How Australia's defamation laws reignited the Chelmsford Deep Sleep scandal - 2018-12-02

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F73.png How Australia's defamation laws reignited the Chelmsford Deep Sleep scandal December 2, 2018, Michael Bachelard, Sydney Morning Herald

The Chelmsford hospital and its "deep sleep" therapy became a byword for medical arrogance and malpractice in the 1980s. Twenty-four deaths were attributed to the treatment of psychiatric patients at the Sydney private hospital between 1963 and 1979, where people were put into deep sleep using drugs and were treated with electro-convulsive therapy.

In the royal commission's 1990 report, Justice John Slattery referred the hospital's three surviving doctors, including Dr Herron and Dr Gill, for professional and possibly criminal prosecution.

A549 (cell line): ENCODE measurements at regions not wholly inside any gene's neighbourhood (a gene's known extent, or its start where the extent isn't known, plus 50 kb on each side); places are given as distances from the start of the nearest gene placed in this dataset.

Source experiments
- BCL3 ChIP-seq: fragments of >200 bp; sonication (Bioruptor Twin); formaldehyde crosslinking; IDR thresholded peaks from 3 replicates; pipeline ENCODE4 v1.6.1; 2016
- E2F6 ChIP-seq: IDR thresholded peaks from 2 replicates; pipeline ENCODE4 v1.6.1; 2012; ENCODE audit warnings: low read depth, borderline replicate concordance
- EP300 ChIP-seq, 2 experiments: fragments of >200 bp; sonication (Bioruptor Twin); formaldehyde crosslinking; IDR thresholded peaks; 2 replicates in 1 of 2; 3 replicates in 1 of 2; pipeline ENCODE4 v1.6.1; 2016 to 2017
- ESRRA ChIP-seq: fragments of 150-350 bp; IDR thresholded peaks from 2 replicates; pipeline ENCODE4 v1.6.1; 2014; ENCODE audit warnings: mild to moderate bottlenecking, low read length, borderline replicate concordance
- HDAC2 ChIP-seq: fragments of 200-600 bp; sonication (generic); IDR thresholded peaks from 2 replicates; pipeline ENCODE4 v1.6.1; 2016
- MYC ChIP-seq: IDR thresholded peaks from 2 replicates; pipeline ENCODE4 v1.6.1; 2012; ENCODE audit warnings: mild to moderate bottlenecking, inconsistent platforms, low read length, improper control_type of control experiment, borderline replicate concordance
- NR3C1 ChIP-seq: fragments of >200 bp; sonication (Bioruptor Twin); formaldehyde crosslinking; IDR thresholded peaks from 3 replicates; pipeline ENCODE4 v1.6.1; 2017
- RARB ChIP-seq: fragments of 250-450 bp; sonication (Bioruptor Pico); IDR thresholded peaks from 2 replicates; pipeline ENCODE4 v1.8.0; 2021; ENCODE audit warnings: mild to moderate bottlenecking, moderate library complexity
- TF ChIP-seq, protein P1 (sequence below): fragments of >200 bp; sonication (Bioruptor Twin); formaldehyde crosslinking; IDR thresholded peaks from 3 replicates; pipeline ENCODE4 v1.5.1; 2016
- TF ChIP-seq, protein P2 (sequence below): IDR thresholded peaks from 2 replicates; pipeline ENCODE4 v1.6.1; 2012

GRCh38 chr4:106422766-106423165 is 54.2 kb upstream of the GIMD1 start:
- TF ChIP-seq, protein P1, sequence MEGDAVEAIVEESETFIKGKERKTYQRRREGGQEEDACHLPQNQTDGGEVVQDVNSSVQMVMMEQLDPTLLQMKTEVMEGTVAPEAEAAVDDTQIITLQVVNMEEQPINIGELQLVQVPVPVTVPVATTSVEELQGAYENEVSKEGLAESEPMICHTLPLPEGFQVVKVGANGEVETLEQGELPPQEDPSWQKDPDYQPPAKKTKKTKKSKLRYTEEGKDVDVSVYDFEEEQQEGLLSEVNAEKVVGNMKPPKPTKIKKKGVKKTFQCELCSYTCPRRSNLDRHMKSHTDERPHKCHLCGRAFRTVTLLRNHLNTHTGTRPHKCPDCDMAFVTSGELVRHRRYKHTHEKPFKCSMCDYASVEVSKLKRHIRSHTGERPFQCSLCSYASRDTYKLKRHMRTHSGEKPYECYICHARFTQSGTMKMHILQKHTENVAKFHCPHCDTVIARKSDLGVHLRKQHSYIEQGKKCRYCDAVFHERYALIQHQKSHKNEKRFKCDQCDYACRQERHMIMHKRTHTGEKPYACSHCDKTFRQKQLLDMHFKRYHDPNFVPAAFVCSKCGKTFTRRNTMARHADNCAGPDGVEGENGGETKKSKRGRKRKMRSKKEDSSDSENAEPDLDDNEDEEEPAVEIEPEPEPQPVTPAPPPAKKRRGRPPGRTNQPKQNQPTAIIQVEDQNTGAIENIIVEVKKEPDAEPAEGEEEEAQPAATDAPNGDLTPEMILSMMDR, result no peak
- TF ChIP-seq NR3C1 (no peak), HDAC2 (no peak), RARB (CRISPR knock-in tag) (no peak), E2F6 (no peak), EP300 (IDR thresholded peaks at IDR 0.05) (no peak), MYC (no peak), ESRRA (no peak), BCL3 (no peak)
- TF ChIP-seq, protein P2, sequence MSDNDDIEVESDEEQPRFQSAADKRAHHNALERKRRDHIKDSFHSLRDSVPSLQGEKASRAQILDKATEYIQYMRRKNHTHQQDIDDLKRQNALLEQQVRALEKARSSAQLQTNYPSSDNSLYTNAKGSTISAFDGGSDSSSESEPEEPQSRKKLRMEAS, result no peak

All this was published widely at the time, tried and tested in a royal commission. But Justice Jagot's October 5 ruling suggests that, under Australia's defamation law, history is never really settled, and things thought to be facts must be proved afresh.

Wikipedia cite:
{{cite news | first = Michael | last = Bachelard | title = How Australia's defamation laws reignited the Chelmsford Deep Sleep scandal | url = https://www.smh.com.au/national/how-a-zombie-case-came-back-to-life-thanks-to-australia-s-defamation-law-20181130-p50jfn.html | work = Sydney Morning Herald | date = December 2, 2018 | accessdate = May 31, 2020 }}